The AGATA demonstrator consisted of five triple clusters (3 asymmetric Ge detectors in a common cryostat). The surface of each diode is electrically segmented into 36 segments (i.e. 5*3*36= 540 segments for the whole and 540+15=555 measurement channels).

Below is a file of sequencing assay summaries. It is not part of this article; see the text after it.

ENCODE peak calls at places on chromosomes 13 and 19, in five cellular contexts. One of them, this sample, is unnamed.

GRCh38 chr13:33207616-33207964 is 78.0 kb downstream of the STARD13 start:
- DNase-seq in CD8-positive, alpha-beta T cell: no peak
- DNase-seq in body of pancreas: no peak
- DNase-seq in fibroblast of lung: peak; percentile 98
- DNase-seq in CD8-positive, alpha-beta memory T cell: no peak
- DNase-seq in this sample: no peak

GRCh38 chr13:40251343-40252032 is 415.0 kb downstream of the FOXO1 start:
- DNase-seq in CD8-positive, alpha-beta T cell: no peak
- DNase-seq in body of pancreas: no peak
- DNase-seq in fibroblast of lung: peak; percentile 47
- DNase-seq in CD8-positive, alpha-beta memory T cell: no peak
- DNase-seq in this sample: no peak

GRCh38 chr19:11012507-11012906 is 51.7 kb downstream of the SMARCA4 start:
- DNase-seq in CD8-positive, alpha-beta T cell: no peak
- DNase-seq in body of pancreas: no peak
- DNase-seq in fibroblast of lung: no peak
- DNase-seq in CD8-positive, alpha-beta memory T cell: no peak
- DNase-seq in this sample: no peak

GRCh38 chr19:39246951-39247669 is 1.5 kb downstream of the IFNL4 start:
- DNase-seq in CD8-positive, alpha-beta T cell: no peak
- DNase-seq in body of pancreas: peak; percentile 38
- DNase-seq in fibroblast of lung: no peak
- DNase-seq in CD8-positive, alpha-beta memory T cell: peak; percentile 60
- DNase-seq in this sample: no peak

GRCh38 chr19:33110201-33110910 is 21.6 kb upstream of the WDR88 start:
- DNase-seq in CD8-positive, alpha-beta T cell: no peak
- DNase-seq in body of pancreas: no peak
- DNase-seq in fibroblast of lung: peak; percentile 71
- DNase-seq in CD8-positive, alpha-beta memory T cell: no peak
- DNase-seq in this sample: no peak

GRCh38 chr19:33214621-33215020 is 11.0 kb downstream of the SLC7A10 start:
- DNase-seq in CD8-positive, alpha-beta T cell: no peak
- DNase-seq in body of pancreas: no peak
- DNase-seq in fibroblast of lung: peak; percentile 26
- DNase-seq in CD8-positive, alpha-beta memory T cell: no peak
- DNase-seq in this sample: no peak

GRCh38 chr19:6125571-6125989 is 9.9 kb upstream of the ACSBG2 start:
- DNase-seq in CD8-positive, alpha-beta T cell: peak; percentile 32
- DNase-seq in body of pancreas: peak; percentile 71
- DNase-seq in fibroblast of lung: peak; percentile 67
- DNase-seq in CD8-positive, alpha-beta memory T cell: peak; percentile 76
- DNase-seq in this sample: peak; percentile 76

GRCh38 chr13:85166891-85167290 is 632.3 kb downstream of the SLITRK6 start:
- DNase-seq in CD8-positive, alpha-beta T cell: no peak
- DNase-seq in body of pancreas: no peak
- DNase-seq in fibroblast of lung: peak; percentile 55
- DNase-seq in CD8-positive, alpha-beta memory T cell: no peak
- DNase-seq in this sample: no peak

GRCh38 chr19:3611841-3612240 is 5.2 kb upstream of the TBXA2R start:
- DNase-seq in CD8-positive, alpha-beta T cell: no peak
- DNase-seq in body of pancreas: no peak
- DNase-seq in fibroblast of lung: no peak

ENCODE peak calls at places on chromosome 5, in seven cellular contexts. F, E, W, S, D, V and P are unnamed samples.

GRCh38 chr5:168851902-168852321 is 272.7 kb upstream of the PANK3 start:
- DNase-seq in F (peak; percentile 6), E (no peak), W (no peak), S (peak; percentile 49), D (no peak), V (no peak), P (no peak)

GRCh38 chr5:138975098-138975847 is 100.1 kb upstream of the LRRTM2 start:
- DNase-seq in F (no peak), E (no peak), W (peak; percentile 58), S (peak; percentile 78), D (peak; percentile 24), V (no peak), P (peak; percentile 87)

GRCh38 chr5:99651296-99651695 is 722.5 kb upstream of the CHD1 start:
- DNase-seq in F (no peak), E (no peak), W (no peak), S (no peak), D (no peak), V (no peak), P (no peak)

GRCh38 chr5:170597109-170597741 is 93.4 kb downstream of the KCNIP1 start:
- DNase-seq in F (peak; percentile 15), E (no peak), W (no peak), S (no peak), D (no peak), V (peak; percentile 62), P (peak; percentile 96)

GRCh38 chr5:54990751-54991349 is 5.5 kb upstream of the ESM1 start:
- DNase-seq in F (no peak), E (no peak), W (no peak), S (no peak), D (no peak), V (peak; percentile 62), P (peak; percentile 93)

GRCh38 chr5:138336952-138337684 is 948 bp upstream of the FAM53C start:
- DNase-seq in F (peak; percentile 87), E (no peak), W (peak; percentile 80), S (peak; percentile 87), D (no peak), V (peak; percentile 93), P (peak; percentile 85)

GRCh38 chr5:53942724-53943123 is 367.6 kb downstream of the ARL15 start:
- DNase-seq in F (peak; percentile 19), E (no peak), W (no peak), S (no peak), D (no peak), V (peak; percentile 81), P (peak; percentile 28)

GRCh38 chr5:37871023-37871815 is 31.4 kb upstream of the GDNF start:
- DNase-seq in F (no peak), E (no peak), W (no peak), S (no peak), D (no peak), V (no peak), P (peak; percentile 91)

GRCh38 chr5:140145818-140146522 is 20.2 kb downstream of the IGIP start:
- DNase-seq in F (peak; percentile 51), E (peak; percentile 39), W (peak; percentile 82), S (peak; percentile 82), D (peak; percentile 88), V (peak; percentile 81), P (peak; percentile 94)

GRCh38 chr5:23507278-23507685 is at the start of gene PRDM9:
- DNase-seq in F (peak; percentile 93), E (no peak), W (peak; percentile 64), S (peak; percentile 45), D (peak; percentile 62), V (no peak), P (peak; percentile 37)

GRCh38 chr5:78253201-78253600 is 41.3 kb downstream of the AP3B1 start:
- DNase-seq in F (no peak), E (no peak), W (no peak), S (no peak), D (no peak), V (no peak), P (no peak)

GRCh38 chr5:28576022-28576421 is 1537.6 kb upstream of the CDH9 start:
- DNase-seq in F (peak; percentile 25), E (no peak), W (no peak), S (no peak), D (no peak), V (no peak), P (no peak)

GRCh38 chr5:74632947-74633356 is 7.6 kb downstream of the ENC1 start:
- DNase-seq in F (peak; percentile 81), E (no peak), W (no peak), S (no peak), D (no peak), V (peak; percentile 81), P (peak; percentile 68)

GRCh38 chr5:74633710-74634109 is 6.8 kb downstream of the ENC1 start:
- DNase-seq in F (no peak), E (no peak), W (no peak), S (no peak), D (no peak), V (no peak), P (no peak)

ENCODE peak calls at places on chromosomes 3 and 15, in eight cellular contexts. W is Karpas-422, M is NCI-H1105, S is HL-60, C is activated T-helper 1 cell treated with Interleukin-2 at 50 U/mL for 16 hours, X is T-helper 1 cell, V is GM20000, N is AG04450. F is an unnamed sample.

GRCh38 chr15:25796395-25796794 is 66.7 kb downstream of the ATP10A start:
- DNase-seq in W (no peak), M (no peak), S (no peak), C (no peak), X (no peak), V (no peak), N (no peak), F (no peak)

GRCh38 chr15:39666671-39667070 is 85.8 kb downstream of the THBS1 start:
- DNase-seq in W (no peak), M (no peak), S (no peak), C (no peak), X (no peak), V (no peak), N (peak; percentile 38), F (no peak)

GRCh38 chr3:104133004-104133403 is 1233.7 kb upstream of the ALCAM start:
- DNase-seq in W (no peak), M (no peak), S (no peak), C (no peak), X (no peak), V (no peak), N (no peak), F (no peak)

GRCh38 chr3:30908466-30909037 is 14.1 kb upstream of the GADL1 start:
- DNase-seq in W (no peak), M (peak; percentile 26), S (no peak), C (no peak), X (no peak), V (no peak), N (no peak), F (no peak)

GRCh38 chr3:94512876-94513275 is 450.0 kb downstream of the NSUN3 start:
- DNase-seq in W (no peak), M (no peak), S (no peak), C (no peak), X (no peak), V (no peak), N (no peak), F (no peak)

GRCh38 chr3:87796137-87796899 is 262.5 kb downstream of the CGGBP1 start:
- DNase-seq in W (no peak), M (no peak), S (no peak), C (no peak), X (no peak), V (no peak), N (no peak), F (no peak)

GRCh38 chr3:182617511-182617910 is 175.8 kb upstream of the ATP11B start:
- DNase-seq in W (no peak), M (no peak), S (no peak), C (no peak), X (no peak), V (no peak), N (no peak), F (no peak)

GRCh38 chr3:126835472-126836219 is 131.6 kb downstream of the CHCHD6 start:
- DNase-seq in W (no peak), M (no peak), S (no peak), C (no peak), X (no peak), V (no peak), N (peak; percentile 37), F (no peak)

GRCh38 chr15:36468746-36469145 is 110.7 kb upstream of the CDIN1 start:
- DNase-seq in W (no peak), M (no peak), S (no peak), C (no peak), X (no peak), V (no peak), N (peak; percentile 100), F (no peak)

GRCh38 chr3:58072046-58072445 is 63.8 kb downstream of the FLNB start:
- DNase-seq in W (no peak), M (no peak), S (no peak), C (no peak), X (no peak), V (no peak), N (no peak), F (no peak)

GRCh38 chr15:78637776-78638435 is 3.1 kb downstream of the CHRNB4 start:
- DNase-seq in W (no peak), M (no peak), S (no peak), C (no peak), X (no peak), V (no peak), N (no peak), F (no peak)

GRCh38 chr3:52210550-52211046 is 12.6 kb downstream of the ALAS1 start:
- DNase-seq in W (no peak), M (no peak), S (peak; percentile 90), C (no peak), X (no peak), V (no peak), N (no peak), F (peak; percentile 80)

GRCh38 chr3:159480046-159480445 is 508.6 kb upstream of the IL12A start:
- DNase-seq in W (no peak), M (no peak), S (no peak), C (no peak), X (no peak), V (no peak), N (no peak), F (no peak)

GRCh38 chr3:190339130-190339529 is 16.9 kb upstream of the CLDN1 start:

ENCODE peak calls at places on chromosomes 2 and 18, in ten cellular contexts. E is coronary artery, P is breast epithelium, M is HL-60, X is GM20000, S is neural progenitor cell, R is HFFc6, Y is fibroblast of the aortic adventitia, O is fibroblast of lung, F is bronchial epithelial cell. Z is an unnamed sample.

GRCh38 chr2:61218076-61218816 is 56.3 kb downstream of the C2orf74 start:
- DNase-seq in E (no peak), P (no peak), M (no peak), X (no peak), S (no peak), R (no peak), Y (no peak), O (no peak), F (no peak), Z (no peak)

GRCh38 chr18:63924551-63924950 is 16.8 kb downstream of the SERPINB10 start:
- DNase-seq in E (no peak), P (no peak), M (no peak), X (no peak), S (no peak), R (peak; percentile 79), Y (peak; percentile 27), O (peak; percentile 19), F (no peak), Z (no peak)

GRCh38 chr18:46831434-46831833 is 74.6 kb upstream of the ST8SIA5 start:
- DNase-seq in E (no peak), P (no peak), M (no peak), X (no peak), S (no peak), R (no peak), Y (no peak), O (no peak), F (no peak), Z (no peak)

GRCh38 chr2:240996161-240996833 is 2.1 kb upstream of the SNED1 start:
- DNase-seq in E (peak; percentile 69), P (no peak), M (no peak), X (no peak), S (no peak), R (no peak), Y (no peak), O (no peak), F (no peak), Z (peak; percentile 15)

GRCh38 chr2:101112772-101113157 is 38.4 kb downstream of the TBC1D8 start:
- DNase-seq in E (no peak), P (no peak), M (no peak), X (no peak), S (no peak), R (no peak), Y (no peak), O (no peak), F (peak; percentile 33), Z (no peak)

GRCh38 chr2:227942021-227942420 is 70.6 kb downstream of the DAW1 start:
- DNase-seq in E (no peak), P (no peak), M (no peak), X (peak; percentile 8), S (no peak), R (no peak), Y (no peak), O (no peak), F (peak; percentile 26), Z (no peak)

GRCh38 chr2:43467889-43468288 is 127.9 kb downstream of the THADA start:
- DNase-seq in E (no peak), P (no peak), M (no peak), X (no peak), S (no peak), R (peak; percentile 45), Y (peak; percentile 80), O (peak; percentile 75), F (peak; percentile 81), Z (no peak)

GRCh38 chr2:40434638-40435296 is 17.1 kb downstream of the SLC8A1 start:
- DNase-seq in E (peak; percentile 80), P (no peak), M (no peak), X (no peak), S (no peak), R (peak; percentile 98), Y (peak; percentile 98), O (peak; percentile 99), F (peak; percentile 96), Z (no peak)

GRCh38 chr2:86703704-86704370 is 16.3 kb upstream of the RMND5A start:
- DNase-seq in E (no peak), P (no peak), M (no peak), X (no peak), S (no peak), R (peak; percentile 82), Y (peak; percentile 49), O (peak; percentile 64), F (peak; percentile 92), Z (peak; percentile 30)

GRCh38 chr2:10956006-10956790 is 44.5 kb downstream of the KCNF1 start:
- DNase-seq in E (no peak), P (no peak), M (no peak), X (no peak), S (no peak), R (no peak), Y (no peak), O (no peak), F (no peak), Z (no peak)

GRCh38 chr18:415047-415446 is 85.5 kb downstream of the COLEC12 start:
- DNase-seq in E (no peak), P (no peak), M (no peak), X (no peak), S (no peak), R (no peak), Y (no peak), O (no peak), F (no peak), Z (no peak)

The AGATA collaboration was established in 2003, with the aim to demonstrate the feasibility of γ-ray tracking. Following successful R&D studies, a decision to construct the European 4π γ-ray tracking spectrometer has been taken. The first experiments with the so-called AGATA Demonstrator, consisting initially of 3 triple clusters (9 individual HPGe detectors), and later expanded to 5 triple clusters, were performed at Laboratori Nazionali di Legnaro, Italy, starting from April 2010. After a fruitful campaign in Legnaro, in 2012 AGATA moved to GSI, Darmstadt, Germany, where it remained for two years, and demonstrated its outstanding potential in studies using high-energy fragmentation beams. A longer campaign in GANIL, Caen, France followed, which took place from 2015 till 2021, and has seen AGATA gradually expanding to an almost 1π solid angle configuration. After major upgrades of the detector infrastructure, the array returned to LNL, where it will profit from the availability of exotic ion beams delivered by the new post-acceleration facility SPES at energies around the Coulomb barrier. Beyond 2025, four more European nuclear physics laboratories have expressed their willingness to host AGATA: FAIR (Darmstadt, Germany), GANIL (Caen, France), JYFL (Jyvaskyla, Finland) and ISOLDE at CERN (Switzerland). The possible physics cases, making use of specific strengths of each facility, are outlined in the AGATA White Book (W. Korten et al, Eur. Phys. J. A 56, 137 (2020)).